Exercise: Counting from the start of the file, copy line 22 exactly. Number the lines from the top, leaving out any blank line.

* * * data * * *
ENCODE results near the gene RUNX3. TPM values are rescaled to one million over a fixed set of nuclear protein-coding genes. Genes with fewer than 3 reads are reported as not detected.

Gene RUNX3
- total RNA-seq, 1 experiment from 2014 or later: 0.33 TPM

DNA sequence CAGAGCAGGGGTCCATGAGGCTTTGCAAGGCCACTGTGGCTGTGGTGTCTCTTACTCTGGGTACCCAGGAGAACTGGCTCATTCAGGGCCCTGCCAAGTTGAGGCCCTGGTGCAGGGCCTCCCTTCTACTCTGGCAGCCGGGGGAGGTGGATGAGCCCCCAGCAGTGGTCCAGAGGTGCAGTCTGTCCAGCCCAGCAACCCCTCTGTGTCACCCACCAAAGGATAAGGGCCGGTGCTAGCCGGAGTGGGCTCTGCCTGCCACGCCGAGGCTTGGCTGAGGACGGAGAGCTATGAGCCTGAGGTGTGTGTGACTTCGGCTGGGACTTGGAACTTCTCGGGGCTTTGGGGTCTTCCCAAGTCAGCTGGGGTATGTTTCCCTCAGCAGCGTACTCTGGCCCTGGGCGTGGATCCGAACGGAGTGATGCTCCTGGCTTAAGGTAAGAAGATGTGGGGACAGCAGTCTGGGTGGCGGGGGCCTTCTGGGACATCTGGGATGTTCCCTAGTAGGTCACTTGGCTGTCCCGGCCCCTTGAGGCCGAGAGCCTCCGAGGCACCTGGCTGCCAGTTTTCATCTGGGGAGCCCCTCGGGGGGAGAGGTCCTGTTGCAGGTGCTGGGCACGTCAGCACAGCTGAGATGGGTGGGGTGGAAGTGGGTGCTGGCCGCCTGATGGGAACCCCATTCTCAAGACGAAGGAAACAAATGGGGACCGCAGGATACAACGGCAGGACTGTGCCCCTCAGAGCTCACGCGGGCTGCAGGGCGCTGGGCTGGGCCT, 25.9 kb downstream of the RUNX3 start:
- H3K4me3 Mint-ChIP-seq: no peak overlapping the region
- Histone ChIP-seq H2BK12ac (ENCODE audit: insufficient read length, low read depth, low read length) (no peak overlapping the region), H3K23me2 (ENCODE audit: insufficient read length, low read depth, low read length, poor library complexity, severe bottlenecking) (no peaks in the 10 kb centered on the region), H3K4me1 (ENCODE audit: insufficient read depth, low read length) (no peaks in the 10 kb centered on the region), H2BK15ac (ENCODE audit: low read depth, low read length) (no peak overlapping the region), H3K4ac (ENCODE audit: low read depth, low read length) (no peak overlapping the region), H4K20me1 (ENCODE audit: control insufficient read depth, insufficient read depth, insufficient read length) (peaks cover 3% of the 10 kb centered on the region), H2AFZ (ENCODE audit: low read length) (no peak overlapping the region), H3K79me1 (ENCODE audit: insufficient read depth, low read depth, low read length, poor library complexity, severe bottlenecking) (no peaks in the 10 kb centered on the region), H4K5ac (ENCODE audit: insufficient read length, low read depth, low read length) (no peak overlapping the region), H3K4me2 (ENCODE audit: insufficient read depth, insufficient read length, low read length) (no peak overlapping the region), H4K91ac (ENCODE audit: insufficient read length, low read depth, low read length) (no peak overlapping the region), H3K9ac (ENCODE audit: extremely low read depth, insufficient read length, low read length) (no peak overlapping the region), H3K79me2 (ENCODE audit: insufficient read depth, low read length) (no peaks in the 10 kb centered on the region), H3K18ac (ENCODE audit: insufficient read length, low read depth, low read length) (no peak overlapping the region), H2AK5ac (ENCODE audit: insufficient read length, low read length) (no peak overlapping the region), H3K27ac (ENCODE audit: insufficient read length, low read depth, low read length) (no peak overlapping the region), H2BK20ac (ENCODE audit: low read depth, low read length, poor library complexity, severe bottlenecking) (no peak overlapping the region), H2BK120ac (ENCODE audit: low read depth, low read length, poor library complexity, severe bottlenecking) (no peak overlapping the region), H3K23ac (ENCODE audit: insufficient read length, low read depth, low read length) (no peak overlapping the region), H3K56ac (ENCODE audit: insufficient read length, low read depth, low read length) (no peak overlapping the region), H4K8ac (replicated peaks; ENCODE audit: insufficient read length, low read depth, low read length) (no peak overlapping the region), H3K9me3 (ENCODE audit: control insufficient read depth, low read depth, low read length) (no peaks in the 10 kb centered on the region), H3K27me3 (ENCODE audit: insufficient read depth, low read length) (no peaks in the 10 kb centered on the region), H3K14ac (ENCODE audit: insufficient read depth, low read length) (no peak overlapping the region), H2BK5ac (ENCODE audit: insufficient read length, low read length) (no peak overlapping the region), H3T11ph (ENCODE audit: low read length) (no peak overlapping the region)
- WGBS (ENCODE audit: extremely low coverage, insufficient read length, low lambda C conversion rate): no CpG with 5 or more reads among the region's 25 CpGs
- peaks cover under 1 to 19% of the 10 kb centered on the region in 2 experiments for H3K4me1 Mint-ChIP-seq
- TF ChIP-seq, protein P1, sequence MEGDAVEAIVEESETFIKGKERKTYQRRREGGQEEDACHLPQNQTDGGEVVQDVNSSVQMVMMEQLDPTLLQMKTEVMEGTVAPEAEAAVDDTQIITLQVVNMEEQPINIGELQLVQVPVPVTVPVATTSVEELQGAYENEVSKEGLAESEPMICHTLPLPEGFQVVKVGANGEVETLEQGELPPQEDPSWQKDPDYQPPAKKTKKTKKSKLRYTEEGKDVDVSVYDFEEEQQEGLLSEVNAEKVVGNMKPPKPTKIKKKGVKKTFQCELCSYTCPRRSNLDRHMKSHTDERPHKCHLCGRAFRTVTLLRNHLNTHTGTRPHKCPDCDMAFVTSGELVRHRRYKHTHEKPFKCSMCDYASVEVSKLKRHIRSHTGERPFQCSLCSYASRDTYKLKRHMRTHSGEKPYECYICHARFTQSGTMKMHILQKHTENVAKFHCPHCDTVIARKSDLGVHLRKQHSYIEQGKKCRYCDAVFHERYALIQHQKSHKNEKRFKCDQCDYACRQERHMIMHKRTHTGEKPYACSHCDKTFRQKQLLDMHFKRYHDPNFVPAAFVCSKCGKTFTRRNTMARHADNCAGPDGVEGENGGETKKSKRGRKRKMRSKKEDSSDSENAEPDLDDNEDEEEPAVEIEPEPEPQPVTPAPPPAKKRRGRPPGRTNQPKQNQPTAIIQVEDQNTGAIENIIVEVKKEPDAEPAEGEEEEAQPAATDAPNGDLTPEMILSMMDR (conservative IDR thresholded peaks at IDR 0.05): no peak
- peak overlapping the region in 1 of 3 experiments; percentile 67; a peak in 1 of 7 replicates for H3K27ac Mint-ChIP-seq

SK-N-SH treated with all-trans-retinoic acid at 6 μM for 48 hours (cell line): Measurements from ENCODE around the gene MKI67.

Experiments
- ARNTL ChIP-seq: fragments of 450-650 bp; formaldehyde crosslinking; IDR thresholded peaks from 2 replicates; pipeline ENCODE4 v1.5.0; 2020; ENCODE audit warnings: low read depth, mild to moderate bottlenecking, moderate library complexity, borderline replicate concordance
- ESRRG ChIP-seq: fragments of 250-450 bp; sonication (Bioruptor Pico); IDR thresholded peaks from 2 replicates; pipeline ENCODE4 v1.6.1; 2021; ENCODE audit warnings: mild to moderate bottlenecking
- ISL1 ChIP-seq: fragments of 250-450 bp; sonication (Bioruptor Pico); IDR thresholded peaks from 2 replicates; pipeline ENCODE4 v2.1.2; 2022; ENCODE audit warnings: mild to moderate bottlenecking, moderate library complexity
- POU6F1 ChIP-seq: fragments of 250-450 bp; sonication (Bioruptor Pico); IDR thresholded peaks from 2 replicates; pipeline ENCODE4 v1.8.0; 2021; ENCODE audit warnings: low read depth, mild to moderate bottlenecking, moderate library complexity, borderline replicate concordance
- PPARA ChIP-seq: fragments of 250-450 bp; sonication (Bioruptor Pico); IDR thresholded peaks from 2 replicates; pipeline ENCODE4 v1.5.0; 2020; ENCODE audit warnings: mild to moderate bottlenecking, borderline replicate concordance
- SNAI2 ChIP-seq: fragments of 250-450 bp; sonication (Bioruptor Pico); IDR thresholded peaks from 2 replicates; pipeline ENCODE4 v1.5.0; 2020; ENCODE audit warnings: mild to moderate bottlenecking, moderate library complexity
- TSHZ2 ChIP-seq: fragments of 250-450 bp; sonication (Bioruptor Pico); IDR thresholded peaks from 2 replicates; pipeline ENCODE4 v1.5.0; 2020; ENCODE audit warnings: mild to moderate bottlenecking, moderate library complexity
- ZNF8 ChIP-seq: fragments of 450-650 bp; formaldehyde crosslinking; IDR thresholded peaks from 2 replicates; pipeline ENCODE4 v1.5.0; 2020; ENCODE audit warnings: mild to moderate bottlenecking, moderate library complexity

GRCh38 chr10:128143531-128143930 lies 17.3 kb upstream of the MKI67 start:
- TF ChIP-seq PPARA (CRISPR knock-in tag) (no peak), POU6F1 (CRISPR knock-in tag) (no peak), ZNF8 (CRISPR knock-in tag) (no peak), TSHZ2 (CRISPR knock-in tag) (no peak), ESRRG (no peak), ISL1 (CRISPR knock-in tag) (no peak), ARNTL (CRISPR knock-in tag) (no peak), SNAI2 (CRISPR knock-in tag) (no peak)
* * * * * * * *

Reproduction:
- TF ChIP-seq PPARA (CRISPR knock-in tag) (no peak), POU6F1 (CRISPR knock-in tag) (no peak), ZNF8 (CRISPR knock-in tag) (no peak), TSHZ2 (CRISPR knock-in tag) (no peak), ESRRG (no peak), ISL1 (CRISPR knock-in tag) (no peak), ARNTL (CRISPR knock-in tag) (no peak), SNAI2 (CRISPR knock-in tag) (no peak)